Asset backed finance

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(ABF).

Asset backed finance is often styled asset backed finance, asset based finance or asset-based finance. Some authors seek to differentiate 'asset based' from 'asset backed', but use of the terms in practice is less orderly than that.

Borrowing is generally secured by specified assets or bundles of assets which generate a regular series of cash flows. From the investor's point of view it is often called asset backed lending (ABL) (sometimes asset-backed lending, asset based lending/asset-based lending).

Used in financial services the term commonly includes such underpinning assets as mortgage loans, consumer loans and car loans. Sometimes the originator of the financing ('producer') will sell the transaction to another firm or to a special purpose vehicle (SPV) that finances their acquisition by issuing securities (asset based securities or asset-based securities, ABS) to investors.


In financing non-financial, industrial and commercial firms, the underlying assets can be fixed assets (fixed capital) such as plant and equipment, motor vehicles, even real estate or current assets (sometimes called circulating capital) such as accounts receivable (debtors - that may be financed with or without recourse to 'borrower') and inventory (stock). While fixed asset transactions are usually tied to particular assets, working capital transactions are more normally on a revolving basis.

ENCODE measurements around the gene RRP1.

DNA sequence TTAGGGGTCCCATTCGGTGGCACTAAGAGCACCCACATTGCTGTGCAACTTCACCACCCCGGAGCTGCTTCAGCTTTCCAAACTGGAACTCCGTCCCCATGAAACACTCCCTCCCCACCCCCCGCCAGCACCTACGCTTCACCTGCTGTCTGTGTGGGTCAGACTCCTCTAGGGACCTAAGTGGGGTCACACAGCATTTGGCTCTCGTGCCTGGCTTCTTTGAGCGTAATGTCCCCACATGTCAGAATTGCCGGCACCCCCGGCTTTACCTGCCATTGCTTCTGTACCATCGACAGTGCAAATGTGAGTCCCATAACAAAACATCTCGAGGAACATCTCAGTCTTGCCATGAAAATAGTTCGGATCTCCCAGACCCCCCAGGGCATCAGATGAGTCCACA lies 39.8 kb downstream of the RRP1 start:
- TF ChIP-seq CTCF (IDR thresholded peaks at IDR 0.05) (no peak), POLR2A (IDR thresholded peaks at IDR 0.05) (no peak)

From the borrower's point of view, it is important to take account of the removal of assets which are the subject of the ABF transaction from the pool of unsecured assets available to support general, unsecured creditors and contingent creditors - including: unsecured bank lenders; suppliers; defined benefit pensions schemes; staff for wages, expenses, etc.; customers for warranty, service and damages in case of misrepresentation during sale or failure to meet specifications, safety standards, etc.; affected communities if the firm should cause pollution or other social damage; and so on.


See also